By Paul Rogers
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The Shadow World: Inside the Global Arms Trade
Arms manufacturers do particularly well when they sell to both sides. Even better is when one side uses lots of expensive weaponry to destroy the other’s. That way the arms dealer can make decent profits re-vamping the victor’s arsenals. On very rare occasions things turn out even better, especially if the loser gets deposed and the new regime buys weapons from the very same companies.
Libya was a classic case, starting with several European arms companies doing very well from the Gaddafi regime in the 2000s after it had come in from the cold and went on a buying spree. This carried on right through to the start of the rebellions early this year. Indeed, even as the street protests started in Benghazi in March, French and Italian contractors were still upgrading Libyan army and air force equipment. Just a few days later, much of it was being targeted and destroyed by NATO strike aircraft and submarine-launched missiles.
Now the war is over, NATO will replenish its depleted stocks and the new Libyan government will be only too keen to buy from the same sources. Nor are the sums small. The RAF fired 60 Brimstone anti-armour missiles in the first month, at a cost of £175,000 each, and also used the Storm Shadow air-launched cruise missile at £790,000 a time. Weapon replacement costs for the UK alone are likely to be around £140 million and oil-rich Libya will be a cinch for decent contracts as it replaces all the equipment lost in NATO’s 9,600 raids against 5,000 targets.
This hidden side to the Libyan war is one of the most graphic recent examples of the workings of the arms trade, a worldwide industry worth somewhere between $35 and $55 billion: trade that rarely comes under sustained scrutiny. It is true that the last decade has seen a range of good academic books on arms transfers, and throwing light on this singularly murky trade has also been a consistent aim of a few campaigning groups, most notably the Campaign against the Arms Trade.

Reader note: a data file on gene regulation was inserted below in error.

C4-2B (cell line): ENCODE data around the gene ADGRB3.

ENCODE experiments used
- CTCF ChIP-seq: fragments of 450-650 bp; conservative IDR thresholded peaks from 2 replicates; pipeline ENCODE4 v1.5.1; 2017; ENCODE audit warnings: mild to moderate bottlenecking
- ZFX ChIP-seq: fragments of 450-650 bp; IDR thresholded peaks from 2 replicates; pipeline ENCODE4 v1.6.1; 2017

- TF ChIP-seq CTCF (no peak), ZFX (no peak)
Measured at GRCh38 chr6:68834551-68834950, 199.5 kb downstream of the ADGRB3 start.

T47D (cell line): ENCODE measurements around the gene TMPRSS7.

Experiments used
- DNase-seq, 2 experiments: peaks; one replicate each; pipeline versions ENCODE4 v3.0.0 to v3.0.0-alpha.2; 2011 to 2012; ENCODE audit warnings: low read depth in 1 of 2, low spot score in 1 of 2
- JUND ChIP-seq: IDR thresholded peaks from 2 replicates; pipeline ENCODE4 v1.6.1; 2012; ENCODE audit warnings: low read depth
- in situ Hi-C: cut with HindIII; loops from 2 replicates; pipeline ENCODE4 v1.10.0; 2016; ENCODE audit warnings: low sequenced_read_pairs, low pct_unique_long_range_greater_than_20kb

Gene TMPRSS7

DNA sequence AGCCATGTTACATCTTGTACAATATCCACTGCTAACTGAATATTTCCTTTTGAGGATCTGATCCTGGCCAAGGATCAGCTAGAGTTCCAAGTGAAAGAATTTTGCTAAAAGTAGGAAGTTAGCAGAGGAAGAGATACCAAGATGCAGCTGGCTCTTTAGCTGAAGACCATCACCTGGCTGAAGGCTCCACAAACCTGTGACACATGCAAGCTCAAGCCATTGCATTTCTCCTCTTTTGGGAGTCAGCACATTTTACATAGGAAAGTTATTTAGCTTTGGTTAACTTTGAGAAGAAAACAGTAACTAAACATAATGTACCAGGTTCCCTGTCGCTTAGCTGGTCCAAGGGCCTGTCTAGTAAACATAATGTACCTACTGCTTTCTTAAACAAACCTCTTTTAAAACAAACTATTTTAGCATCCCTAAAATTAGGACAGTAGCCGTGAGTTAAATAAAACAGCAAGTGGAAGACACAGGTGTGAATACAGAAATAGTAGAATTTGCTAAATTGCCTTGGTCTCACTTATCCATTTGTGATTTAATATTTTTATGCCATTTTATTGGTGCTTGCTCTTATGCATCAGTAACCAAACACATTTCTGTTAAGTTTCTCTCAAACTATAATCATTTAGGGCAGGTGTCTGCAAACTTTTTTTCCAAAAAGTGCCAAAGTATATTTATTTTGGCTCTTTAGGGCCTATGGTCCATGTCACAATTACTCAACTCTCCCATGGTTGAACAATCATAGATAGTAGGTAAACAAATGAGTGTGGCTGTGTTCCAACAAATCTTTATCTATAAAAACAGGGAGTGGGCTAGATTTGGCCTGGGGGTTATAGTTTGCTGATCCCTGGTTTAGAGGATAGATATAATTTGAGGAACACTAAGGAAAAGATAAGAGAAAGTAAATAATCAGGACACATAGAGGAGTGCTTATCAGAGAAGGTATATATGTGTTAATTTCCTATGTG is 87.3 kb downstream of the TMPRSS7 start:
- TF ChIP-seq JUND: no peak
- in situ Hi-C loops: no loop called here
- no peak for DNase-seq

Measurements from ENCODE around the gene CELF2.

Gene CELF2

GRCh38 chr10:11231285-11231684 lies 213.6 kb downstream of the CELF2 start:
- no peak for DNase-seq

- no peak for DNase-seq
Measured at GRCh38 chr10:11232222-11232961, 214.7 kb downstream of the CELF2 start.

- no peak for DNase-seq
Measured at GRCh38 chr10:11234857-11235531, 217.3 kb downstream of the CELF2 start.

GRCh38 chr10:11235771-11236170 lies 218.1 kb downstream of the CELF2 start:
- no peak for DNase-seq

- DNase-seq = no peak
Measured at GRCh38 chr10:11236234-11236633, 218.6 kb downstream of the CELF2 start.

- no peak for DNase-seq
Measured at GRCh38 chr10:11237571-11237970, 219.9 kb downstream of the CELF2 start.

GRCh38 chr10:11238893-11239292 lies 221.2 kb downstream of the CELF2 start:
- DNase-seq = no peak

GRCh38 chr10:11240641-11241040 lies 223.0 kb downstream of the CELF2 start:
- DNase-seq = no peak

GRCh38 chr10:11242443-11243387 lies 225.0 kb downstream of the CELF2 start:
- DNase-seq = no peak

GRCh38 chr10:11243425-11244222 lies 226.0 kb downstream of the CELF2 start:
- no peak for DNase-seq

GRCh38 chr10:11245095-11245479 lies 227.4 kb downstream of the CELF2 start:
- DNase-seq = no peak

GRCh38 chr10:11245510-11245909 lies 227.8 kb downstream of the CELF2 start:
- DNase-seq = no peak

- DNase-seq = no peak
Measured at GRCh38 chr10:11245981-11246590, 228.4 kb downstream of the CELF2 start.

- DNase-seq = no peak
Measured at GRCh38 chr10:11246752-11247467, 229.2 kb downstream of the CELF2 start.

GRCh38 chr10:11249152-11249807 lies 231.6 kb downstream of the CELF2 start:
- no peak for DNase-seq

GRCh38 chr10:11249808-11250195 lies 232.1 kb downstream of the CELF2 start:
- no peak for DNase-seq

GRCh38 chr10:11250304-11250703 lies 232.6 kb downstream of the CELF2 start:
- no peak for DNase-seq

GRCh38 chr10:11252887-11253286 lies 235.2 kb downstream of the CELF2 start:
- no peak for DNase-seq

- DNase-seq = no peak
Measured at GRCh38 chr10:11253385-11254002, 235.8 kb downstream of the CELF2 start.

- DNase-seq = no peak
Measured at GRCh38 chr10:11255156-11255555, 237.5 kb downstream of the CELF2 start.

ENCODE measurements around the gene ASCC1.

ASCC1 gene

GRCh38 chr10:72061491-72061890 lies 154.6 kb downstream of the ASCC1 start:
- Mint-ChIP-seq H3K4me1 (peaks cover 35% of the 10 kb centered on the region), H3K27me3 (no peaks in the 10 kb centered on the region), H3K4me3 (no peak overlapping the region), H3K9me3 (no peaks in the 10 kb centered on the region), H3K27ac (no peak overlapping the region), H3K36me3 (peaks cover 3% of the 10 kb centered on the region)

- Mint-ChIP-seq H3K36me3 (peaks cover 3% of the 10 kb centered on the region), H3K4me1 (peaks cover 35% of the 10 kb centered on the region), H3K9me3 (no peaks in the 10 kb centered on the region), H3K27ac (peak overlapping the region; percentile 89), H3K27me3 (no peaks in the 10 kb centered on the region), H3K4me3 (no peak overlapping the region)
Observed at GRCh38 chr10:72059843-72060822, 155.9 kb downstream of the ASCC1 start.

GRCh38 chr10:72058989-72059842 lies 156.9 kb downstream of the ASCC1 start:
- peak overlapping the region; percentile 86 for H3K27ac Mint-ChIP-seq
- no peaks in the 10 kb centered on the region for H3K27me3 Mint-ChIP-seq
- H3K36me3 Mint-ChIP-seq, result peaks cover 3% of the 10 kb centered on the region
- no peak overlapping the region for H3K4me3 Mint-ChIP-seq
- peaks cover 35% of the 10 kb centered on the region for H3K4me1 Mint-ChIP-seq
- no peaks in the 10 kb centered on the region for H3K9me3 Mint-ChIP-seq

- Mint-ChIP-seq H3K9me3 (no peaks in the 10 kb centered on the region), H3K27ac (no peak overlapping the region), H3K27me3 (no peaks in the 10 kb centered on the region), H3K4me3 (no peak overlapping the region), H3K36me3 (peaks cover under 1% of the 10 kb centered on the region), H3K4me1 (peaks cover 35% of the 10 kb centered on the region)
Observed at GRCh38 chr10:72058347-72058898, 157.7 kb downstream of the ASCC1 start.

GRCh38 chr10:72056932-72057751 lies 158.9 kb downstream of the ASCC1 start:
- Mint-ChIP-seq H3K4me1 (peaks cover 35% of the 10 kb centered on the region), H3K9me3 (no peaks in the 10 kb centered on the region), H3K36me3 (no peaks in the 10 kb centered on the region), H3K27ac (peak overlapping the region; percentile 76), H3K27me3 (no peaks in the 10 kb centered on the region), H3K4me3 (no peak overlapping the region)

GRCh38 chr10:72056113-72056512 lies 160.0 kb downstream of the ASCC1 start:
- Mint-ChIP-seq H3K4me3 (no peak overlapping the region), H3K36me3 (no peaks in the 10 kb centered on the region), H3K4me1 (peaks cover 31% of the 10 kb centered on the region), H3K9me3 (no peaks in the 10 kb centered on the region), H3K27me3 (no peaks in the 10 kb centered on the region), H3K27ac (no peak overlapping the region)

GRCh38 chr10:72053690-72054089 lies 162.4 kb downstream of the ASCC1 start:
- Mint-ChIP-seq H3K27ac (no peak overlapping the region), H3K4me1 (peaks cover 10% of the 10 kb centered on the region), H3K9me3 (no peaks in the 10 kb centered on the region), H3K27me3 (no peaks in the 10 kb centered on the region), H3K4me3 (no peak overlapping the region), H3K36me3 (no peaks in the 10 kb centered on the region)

Even so, one thing that has been missing has been a comprehensive book for the more general reader, along the lines of Anthony Sampson’s The Arms Bazaar, back in the late 1970s. Andrew Feinstein’s The Shadow World does just this, and in some ways it is even better than Sampson’s influential volume. What is particularly useful is the very unusual combination of a thoroughly readable book that also provides a quite extraordinary range of sources – some 2,500 footnotes in all.
Partly because of his experience as an ANC member of parliament in post-apartheid South Africa, Feinstein pays particular attention to the African dimension, writing with a powerful combination of passion and knowledge. His analysis of the South African arms deals with the UK, Sweden and Germany, much through BAE Systems, is particularly revealing. This is just one part of an impressive book that ranges widely over the whole field of arms sales, placing it in the context of the development of major companies through to the present day.
One of his most revealing accounts is of the extraordinary money-making that went on during the war in Iraq and still continues in Afghanistan. As spending reached record levels from 2005 through to 2009, so did the share prices of the manufacturers, with BAE Systems, Lockheed Martin and Northrop Grumman all hitting their peaks in 2008. The war on terror really has been exceptionally good for business.
Throughout The Shadow World, Feinstein emphasises the sheer corruption of the whole process, pointing to the enticements and kick-backs, always overshadowed by the ubiquitous use of “commission” and “agents”, as though the distancing of corruption through intermediaries somehow makes it more acceptable. What he seeks to do is open up perhaps the greatest international can of worms of the current era, but this is inevitably an area replete with rumour and all too often affected by conspiracy theories that divert attention from the reality of trading in death.
This is where the value of this book really lies. Feinstein has worked with two researchers, Paul Holden and Barnaby Pace, and many other collaborators, and has succeeded in writing a book that analyses the international arms market with a level of detail and a degree of referencing that may well be unique – what you rarely find in a book aimed at a wide readership. The end result is a kind of hybrid: something close to a work of reference combined with a gripping and sometimes amazing piece of story-telling.
The arms trade spreads its tentacles far and wide, ensnaring politicians in a web of malpractice that rarely comes to light. Feinstein’s book is a singularly powerful study, and deserves to be read by anyone who wants to see light shining on such a shadowy world.
Paul Rogers is professor of peace studies at Bradford University